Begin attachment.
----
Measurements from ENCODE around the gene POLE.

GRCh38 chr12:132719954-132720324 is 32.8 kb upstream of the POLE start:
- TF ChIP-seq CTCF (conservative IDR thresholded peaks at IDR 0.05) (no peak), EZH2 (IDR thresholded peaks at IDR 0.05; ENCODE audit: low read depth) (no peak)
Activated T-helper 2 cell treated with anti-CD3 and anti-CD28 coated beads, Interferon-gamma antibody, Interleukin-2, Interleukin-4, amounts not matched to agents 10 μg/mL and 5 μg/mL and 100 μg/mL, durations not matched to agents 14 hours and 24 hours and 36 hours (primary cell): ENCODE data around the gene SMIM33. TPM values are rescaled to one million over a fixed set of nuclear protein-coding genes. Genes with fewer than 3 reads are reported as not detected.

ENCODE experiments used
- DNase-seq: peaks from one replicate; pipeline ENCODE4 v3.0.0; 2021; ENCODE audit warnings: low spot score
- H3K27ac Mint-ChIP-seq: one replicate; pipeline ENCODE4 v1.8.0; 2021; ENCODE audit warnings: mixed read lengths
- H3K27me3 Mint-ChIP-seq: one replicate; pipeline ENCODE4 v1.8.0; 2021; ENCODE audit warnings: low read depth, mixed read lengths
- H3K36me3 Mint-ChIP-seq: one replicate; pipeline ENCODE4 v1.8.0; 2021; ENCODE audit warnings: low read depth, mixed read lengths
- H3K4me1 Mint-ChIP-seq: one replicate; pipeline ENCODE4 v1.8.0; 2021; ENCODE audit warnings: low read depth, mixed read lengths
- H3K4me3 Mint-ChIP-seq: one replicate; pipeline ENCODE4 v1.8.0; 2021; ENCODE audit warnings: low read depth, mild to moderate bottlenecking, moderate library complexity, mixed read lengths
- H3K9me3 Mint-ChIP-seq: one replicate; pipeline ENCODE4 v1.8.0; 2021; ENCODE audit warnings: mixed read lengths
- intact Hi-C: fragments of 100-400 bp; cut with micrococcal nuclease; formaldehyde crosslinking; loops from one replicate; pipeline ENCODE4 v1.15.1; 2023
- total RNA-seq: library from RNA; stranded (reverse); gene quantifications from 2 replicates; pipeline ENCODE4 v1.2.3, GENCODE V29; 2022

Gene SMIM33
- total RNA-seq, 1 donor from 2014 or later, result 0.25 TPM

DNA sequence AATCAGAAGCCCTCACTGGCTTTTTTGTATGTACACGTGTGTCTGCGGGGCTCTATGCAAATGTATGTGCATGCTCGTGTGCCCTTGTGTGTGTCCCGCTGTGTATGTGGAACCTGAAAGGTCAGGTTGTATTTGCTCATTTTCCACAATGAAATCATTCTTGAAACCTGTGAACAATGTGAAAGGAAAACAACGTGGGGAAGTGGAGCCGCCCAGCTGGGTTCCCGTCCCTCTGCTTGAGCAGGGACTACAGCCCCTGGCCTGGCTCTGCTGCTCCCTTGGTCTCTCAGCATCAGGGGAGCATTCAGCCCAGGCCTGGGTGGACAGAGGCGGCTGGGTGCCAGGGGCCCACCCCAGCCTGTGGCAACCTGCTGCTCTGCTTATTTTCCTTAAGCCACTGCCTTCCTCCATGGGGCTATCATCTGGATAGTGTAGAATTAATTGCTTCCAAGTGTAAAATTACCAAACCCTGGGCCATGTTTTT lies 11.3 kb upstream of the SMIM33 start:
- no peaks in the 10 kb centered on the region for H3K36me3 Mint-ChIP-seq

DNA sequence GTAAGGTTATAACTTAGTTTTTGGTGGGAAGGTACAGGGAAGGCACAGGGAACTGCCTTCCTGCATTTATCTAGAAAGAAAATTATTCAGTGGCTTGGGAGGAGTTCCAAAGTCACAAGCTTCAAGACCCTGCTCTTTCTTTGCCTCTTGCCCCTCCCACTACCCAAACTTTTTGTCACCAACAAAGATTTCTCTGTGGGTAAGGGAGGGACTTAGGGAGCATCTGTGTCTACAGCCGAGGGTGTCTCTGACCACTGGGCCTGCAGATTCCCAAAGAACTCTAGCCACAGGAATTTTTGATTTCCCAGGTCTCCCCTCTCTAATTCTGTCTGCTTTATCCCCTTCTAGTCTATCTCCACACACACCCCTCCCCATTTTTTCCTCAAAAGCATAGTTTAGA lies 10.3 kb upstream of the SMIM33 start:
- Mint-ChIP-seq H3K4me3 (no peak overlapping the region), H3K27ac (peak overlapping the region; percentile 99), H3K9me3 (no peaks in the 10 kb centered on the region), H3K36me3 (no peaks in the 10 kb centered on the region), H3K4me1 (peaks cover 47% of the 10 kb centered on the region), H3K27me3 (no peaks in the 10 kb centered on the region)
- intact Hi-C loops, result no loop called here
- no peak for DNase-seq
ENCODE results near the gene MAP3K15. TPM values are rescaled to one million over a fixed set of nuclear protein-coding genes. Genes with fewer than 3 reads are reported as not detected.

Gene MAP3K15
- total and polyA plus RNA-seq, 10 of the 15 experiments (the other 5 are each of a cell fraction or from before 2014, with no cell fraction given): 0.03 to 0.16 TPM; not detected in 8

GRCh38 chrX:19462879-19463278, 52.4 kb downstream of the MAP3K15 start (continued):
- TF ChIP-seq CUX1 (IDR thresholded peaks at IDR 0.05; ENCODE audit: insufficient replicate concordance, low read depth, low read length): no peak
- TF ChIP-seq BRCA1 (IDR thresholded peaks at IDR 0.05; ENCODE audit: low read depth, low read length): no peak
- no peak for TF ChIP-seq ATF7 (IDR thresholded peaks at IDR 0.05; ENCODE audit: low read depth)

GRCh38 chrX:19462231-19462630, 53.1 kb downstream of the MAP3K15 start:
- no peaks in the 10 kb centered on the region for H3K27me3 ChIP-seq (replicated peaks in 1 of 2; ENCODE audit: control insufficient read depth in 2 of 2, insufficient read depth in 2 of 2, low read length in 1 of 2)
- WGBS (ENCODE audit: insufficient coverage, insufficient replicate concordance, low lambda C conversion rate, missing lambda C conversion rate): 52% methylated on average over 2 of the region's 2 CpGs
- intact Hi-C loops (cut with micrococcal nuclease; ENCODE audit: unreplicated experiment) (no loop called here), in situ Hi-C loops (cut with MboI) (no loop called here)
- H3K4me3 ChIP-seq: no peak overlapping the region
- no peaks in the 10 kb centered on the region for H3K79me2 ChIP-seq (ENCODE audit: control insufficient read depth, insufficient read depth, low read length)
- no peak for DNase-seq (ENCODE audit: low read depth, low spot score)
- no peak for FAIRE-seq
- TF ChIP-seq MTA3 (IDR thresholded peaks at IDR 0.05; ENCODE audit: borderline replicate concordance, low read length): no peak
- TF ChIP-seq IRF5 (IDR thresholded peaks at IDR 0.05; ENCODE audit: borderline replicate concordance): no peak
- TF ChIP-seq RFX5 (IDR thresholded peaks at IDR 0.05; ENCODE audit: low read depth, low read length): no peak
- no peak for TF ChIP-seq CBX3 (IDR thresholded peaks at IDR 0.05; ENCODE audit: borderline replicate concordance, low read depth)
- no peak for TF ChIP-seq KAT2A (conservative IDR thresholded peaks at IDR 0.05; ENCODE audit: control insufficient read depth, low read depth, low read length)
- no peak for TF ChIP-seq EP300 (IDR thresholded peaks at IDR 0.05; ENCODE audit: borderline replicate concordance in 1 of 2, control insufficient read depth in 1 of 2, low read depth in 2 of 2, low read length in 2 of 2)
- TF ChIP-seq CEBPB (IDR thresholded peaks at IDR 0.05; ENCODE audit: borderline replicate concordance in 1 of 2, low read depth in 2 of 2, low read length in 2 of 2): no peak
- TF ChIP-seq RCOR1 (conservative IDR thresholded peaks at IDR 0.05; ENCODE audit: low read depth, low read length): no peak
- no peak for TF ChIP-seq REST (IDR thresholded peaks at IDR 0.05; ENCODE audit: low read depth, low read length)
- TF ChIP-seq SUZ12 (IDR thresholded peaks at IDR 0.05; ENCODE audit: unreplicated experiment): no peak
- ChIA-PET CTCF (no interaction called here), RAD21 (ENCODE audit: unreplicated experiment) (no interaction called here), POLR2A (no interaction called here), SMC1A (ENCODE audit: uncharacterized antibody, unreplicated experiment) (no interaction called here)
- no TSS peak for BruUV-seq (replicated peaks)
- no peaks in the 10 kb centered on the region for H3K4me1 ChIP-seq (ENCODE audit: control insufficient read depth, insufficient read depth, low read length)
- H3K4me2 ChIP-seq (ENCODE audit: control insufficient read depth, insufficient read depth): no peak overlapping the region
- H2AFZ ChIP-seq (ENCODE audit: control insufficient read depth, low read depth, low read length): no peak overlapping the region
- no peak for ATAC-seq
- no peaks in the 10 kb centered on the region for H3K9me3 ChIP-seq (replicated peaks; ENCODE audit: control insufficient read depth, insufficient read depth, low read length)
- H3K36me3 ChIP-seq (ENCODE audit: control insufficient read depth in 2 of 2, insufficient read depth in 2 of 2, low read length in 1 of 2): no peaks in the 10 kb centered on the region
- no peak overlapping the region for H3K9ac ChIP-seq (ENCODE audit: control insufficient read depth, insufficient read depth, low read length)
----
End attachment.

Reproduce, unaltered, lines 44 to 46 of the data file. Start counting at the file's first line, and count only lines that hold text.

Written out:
- TF ChIP-seq CEBPB (IDR thresholded peaks at IDR 0.05; ENCODE audit: borderline replicate concordance in 1 of 2, low read depth in 2 of 2, low read length in 2 of 2): no peak
- TF ChIP-seq RCOR1 (conservative IDR thresholded peaks at IDR 0.05; ENCODE audit: low read depth, low read length): no peak
- no peak for TF ChIP-seq REST (IDR thresholded peaks at IDR 0.05; ENCODE audit: low read depth, low read length)